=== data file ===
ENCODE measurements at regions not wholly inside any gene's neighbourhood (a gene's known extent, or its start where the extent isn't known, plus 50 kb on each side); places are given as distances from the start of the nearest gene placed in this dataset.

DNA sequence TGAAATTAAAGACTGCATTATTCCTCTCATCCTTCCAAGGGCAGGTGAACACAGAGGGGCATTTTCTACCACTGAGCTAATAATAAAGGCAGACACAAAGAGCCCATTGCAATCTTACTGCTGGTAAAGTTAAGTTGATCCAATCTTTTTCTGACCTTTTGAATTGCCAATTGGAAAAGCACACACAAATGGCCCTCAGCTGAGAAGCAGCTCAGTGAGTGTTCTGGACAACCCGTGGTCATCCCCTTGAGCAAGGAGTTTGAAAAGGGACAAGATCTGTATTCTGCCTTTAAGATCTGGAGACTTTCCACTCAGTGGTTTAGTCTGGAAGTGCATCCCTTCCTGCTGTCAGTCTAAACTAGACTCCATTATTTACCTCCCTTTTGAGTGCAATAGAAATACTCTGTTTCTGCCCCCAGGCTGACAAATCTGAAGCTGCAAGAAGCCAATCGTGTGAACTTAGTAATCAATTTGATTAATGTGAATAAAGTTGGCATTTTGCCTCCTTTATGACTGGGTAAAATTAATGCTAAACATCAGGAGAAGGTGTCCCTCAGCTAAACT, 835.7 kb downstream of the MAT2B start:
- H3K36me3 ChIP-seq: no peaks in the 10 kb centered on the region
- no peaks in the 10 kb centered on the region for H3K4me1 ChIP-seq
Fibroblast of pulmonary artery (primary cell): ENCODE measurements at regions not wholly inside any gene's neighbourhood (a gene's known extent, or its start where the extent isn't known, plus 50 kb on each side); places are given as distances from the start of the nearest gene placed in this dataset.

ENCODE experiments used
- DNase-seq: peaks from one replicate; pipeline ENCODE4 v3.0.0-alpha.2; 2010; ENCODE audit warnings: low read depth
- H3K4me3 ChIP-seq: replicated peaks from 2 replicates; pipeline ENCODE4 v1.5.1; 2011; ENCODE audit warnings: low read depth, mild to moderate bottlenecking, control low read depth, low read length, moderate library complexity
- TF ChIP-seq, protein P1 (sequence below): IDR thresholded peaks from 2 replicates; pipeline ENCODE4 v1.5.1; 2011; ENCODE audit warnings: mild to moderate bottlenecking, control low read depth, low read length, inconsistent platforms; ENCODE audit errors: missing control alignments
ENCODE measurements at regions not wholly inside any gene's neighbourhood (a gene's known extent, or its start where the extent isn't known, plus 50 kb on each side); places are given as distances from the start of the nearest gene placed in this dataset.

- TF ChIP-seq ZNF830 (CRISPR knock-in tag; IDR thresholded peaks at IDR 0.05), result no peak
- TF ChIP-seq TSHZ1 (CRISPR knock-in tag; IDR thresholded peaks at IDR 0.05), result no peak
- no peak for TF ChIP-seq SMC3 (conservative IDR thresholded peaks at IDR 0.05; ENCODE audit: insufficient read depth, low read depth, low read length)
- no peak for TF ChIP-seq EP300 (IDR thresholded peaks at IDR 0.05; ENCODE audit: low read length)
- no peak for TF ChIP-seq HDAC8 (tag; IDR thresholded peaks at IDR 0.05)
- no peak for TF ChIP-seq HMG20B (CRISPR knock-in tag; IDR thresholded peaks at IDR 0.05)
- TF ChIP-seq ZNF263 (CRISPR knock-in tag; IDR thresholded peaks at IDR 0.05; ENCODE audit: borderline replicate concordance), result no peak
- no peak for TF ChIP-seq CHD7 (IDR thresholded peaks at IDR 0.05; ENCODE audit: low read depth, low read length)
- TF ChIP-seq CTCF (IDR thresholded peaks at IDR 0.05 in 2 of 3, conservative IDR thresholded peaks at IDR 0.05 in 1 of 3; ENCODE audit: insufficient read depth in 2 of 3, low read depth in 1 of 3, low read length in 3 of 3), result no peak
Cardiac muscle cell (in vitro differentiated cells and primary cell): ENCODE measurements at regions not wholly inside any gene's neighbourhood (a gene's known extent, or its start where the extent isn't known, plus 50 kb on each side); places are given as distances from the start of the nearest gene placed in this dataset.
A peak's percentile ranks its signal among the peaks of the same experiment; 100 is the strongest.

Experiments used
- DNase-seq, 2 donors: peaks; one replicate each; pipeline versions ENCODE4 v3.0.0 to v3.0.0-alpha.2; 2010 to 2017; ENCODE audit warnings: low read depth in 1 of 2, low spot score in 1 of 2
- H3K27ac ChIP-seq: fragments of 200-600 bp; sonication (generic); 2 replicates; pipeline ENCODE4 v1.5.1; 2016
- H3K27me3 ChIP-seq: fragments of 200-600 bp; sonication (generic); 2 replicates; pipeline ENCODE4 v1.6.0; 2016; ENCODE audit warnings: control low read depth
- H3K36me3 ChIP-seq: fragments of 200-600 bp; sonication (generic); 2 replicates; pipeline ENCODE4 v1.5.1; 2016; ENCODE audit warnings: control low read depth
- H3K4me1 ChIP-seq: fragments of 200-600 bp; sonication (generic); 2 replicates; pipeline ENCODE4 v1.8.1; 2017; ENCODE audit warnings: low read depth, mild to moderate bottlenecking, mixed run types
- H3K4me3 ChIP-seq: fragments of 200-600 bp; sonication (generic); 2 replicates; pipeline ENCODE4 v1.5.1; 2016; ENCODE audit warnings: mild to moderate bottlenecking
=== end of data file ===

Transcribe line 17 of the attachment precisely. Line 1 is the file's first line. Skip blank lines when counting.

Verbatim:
- TF ChIP-seq ZNF263 (CRISPR knock-in tag; IDR thresholded peaks at IDR 0.05; ENCODE audit: borderline replicate concordance), result no peak